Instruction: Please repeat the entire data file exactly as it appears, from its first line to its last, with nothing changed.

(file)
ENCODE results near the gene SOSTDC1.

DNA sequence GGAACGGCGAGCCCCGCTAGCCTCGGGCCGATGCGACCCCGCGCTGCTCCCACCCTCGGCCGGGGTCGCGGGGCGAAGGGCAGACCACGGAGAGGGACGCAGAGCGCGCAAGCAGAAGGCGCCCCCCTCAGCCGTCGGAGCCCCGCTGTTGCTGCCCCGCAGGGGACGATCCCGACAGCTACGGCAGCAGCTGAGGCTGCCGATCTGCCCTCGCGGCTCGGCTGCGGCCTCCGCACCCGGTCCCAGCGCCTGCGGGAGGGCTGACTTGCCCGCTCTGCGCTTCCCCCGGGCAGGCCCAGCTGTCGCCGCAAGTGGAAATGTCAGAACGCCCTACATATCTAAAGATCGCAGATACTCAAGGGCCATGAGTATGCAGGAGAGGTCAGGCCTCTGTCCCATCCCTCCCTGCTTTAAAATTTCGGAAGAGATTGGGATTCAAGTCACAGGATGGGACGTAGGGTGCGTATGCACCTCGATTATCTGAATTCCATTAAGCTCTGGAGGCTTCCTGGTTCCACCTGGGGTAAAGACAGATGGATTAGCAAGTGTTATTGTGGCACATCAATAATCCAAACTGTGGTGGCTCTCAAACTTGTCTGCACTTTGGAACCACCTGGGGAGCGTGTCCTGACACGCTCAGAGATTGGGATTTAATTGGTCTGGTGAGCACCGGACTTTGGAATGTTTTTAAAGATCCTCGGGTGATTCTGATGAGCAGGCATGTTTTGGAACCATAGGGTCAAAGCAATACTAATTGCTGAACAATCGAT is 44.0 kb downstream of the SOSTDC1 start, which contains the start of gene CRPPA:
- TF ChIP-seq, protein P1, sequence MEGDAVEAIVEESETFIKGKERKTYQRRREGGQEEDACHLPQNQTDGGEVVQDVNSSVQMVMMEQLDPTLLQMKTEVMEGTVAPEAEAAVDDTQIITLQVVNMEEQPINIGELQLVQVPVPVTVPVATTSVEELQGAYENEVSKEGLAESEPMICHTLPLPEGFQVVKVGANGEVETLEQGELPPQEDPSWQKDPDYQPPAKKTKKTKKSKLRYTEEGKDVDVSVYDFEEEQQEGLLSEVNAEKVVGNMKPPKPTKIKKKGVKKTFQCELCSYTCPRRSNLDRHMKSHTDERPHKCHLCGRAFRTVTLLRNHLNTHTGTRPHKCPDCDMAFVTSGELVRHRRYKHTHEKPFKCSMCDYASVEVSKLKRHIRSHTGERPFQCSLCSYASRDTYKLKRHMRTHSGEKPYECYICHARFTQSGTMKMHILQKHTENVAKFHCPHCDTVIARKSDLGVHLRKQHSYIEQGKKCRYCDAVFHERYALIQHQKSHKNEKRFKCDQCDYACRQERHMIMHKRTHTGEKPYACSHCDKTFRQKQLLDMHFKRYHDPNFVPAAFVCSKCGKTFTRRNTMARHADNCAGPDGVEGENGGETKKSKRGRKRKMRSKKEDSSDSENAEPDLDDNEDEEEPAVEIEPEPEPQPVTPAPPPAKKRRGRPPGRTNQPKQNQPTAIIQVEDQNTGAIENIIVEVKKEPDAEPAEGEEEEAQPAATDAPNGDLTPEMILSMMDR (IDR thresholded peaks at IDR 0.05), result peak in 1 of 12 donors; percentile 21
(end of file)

ENCODE results near the gene SOSTDC1.

DNA sequence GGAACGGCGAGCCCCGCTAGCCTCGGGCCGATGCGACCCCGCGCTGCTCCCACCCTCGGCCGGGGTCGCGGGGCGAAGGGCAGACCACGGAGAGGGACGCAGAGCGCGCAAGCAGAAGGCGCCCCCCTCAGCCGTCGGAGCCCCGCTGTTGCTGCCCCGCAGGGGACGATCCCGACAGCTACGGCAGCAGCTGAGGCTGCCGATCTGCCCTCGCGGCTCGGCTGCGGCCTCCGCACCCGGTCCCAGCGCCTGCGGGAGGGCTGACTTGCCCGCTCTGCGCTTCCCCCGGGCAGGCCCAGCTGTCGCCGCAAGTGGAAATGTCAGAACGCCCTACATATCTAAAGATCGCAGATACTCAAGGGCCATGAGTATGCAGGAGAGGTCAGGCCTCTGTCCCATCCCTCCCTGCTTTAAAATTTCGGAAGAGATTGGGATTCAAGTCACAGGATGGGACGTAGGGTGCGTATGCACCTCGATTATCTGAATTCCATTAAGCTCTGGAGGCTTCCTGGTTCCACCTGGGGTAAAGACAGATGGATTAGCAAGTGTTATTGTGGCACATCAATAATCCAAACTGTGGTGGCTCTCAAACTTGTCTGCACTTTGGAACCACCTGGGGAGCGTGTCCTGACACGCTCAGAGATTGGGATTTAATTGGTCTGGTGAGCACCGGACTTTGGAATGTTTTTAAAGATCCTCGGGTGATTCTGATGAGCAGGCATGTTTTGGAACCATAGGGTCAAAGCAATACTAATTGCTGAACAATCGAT is 44.0 kb downstream of the SOSTDC1 start, which contains the start of gene CRPPA:
- TF ChIP-seq, protein P1, sequence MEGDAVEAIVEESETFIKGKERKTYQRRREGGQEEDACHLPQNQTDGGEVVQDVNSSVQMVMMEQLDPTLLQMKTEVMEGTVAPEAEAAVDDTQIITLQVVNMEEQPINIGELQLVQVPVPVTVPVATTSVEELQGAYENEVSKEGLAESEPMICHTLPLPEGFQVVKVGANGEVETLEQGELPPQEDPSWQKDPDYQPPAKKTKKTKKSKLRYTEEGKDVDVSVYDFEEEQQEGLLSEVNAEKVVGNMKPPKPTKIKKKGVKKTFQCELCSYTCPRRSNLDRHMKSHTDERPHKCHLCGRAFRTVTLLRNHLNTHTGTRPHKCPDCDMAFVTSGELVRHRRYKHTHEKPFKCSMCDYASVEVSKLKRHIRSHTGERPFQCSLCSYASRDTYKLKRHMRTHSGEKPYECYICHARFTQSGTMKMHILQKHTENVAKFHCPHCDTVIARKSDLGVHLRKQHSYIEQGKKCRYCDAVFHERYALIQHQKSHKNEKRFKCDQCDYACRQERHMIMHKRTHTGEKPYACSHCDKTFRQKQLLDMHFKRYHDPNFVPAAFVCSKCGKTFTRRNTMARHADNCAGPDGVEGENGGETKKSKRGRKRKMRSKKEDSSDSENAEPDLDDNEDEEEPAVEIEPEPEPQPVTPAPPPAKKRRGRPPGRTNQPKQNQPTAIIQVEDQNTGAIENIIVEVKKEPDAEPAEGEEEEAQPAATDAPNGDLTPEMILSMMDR (IDR thresholded peaks at IDR 0.05), result peak in 1 of 12 donors; percentile 21